China-US tariff talks at risk after Trump's latest threats: Report

According to officials with knowledge of the discussions, Beijing is considering declining the offer of talks as it isn't prepared to negotiate with a "gun pointed to its head".
According to officials with knowledge of the discussions, Beijing is considering declining the offer of talks as it isn't prepared to negotiate with a "gun pointed to its head".PHOTO: REUTERS

HONG KONG (BLOOMBERG) - Talks between China and the US aimed at defusing trade tension between the two nations are at risk amid fresh threats from the White House of tariffs on US$200 billion of Chinese imports, the Wall Street Journal reported.

Beijing is considering declining the offer of talks led by US Treasury Secretary Steven Mnuchin, the Journal reported, citing officials with knowledge of the discussions, as it isn't prepared to negotiate with a "gun pointed to its head".

Officials are also considering potential retaliation steps, the report said.

President Donald Trump instructed aides on Thursday to proceed with the additional tariffs on Chinese products despite his Treasury secretary's attempt to restart talks with Beijing to resolve the trade war, according to four people familiar with the matter.

An announcement of the new round of tariffs has been delayed as the administration considers revisions based on concerns raised in public comments, the people said. Trump may be running low on products he can target without significant backlash from major US companies and consumers, two of the people said.

'US Offensives’

It’s nothing new for the US administration to try to escalate tensions so as to exploit more gains at the negotiation table and China “will not just play defense” against the backdrop of “successive US offensives in the trade war,” the Global Times, a tabloid run by the official People’s Daily, said in an editorial late Sunday.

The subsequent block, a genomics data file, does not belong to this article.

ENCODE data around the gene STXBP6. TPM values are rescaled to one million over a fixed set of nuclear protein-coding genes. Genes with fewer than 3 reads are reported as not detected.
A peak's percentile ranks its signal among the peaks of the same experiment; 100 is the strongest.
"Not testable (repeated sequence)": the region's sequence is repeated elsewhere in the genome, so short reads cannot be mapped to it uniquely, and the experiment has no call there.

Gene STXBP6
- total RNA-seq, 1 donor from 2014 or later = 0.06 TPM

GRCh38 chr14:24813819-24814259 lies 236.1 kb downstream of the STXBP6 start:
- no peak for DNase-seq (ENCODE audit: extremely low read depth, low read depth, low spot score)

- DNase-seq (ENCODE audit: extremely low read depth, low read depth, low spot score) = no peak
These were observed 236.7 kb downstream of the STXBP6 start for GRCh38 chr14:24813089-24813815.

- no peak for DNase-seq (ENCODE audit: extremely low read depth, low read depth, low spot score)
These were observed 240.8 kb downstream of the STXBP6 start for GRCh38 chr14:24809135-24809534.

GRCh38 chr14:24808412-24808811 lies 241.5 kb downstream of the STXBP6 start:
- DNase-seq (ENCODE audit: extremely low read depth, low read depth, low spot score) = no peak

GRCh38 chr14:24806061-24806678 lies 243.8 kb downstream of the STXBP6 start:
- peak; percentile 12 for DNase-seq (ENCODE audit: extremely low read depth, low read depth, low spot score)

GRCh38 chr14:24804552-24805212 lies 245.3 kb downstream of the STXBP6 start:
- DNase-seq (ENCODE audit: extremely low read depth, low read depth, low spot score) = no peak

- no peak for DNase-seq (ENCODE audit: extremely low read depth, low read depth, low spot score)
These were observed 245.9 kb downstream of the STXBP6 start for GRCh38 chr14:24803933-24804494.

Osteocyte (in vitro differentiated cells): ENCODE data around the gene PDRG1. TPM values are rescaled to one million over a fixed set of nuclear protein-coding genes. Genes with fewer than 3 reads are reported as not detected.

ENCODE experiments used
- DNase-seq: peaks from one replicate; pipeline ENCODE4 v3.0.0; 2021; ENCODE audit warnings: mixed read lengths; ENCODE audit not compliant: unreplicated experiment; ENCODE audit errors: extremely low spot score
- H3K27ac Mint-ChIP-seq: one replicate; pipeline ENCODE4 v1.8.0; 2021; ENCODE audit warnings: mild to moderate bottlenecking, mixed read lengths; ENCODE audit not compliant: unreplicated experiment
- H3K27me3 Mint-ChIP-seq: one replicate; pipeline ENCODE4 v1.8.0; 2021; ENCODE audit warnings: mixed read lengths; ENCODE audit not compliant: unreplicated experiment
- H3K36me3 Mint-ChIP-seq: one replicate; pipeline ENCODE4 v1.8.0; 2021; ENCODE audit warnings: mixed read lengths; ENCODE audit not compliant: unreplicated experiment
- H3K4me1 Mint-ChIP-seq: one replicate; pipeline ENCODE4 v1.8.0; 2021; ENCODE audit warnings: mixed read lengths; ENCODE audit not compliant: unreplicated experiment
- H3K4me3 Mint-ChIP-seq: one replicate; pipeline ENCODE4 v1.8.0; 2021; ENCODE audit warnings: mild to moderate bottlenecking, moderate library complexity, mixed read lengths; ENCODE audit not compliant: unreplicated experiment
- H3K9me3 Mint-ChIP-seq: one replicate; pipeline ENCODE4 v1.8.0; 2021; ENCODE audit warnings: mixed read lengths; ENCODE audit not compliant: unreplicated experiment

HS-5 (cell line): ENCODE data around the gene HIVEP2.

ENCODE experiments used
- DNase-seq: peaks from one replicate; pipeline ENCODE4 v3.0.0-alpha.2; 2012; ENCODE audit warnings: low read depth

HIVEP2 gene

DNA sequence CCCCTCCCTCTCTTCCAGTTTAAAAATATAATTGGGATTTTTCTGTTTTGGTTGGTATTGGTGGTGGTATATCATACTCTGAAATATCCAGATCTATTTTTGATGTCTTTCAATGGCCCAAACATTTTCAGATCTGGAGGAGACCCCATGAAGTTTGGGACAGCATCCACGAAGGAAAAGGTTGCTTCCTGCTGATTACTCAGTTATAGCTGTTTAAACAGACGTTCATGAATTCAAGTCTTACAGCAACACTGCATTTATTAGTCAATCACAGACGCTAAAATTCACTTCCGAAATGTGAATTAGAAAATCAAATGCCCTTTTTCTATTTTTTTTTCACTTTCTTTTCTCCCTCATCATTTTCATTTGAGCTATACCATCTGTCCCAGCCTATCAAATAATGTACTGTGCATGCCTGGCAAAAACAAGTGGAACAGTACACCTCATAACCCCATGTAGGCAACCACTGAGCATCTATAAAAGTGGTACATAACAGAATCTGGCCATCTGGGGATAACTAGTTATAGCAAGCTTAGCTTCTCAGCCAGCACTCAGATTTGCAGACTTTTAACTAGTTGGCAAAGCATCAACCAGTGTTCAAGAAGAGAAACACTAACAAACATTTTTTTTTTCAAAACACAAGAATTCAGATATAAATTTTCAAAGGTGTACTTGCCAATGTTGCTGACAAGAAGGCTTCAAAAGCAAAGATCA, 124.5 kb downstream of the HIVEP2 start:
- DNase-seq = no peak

Some Chinese officials advising the leadership are proposing to step up the trade fight a notch by restricting China’s sales of materials, equipment and other parts key to US manufacturers’ supply chains, the Wall Street Journal report said. Such restrictions could even apply to Apple Inc.’s iPhones, which are assembled in the mainland, the report said. 

While Mr Trump was willing to accept Mr. Mnuchin’s efforts to restart discussions with President Xi Jinping’s top economic adviser, Liu He, he wanted to make it clear he felt he was doing so at China’s request, according to people familiar with administration deliberations, the newspaper said.

Those discussions have faced opposition from some of Mr Trump’s more hawkish advisers, such as White House trade official Peter Navarro, the report said. 

Upper Hand

Before his meeting on Thursday, which didn’t appear on his public calendar, Trump boasted on Twitter that he has the upper hand in the trade feud with Beijing and feels “no pressure” to resolve the dispute. Trump was asked during the meeting whether he was concerned about the impact of the new tariffs on negotiations with China. He responded that he wasn’t, two of the people said. 

The new round of tariffs would be in addition those on US$50 billion of Chinese goods that already face a 25 per cent duty. The Chinese have retaliated with tariffs on an equivalent amount of US exports, and have promised to retaliate against future rounds of US duties.  Trump has threatened a third tranche of tariffs on another US$267 billion of Chinese imports, which would mean levying duties on nearly everything China exports to the US.

Trump said at the time those tariffs were “ready to go on short notice,” but the administration hasn’t yet published a list for public comment. 

It has become tricky to find additional products for duties that won’t more obviously impact American consumers, according to two people. There was no decision made during Thursday’s meeting regarding when to issue the US$267 billion round. 

Efforts to end the trade dispute have fizzled so far. Officials from both countries have met four times for formal talks, most recently in August, when Treasury’s undersecretary for international affairs, David Malpass, led discussions in Washington with Chinese Vice Minister Wang Shouwen. 

The White House has sought to pressure Beijing to reduce its trade surplus with America and protect intellectual property rights of US companies, which it says are abused in China.